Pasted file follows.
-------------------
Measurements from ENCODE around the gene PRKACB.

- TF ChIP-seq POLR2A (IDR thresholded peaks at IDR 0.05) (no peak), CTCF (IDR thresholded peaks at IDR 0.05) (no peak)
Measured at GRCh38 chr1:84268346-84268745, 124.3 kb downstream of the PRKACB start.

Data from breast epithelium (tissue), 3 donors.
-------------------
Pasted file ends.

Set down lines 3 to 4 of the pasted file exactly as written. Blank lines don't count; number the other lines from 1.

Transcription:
Measured at GRCh38 chr1:84268346-84268745, 124.3 kb downstream of the PRKACB start.

Data from breast epithelium (tissue), 3 donors.